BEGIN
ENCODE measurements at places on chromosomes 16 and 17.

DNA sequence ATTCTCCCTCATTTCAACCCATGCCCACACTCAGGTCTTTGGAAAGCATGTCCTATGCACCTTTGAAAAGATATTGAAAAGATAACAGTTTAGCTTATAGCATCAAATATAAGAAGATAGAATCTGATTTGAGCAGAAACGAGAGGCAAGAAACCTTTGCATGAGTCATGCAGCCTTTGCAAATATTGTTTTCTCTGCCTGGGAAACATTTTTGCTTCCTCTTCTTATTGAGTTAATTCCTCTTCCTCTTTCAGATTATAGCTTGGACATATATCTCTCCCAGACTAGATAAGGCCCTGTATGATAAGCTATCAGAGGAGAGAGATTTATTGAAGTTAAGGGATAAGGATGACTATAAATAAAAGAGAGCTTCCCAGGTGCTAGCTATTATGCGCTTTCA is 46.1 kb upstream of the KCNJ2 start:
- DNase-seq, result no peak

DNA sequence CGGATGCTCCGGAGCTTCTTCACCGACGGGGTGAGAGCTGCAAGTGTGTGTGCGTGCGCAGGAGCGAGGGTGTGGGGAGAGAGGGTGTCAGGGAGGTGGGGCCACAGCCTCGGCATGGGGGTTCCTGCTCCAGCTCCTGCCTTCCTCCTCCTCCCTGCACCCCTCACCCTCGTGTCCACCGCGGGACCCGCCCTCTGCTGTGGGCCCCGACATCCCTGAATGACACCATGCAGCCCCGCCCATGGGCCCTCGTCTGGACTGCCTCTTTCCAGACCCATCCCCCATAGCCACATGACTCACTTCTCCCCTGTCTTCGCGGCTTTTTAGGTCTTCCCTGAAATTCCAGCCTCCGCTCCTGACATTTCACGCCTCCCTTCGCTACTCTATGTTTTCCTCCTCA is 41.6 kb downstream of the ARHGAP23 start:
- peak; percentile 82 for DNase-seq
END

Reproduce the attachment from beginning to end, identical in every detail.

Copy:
ENCODE measurements at places on chromosomes 16 and 17.

DNA sequence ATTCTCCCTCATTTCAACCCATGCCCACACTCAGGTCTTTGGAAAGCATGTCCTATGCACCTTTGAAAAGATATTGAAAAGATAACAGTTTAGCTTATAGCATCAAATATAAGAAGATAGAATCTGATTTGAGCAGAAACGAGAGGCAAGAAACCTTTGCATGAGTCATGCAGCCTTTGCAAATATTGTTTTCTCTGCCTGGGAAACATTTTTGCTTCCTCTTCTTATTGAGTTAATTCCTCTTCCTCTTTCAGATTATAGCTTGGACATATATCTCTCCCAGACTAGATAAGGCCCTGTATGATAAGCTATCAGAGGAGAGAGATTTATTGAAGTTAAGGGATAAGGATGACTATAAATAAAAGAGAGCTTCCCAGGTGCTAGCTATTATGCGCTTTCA is 46.1 kb upstream of the KCNJ2 start:
- DNase-seq, result no peak

DNA sequence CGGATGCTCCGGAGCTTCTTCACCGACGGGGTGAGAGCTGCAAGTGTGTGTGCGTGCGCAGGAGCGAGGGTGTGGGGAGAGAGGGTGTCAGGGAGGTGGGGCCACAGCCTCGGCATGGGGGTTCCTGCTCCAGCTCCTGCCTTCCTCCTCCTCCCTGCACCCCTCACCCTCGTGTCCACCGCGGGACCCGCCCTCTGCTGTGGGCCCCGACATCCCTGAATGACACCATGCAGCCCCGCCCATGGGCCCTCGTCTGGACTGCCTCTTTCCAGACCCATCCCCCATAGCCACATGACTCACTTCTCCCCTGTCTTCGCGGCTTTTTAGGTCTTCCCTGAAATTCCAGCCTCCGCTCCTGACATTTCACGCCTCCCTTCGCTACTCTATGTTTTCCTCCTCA is 41.6 kb downstream of the ARHGAP23 start:
- peak; percentile 82 for DNase-seq